After moving from Harvard to the US government, Henry Kissinger said, ‘As a professor, I tended to think of history as run by impersonal forces. But when you see it in practice, you see the differences personalities make.’ The same conclusion emerges from Gill Bennett’s masterly study of six moments of crisis in British foreign policy, from the Korean War to the Falklands War. In each crisis the personalities who mattered most were not officials and special advisers but ministers, and in particular the prime minister. The more serious the crisis the greater his or her influence.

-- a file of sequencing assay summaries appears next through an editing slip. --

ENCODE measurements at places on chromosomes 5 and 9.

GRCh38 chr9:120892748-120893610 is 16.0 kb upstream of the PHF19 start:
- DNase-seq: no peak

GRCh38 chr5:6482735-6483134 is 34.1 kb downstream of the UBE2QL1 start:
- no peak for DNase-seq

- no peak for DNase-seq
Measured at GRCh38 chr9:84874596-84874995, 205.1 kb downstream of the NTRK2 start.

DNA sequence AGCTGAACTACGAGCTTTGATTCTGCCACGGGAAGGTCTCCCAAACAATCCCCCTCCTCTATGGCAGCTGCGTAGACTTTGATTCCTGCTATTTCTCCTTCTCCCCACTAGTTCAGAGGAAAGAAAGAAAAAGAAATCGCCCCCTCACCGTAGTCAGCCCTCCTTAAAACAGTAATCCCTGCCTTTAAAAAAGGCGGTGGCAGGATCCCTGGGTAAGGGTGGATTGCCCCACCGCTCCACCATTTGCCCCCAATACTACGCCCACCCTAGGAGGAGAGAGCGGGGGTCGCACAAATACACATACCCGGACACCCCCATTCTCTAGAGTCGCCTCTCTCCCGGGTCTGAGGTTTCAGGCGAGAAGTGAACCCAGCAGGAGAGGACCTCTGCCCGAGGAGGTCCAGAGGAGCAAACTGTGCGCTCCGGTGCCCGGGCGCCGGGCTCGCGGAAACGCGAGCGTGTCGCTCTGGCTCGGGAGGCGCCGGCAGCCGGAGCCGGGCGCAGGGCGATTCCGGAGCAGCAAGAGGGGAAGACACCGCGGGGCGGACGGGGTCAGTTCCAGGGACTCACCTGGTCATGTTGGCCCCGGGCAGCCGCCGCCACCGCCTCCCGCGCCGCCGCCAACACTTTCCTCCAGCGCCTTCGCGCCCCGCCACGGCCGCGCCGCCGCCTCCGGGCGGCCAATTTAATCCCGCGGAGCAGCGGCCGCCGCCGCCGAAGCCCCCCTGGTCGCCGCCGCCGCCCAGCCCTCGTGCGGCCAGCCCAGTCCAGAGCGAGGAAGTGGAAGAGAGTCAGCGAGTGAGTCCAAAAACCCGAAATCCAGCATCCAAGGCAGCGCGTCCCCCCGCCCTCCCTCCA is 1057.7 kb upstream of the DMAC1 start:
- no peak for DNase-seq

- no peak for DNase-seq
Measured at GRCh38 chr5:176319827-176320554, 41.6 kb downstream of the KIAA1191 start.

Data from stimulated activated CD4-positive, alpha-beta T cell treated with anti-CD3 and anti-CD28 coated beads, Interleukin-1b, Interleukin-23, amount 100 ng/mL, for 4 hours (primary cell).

The only one of the six crises when the foreign secretary might have had the lead role was the start of the Korean War. Ernest Bevin, who held that office in the postwar Labour government led by Clement Attlee, considered himself ‘a turn in a million’. He may well have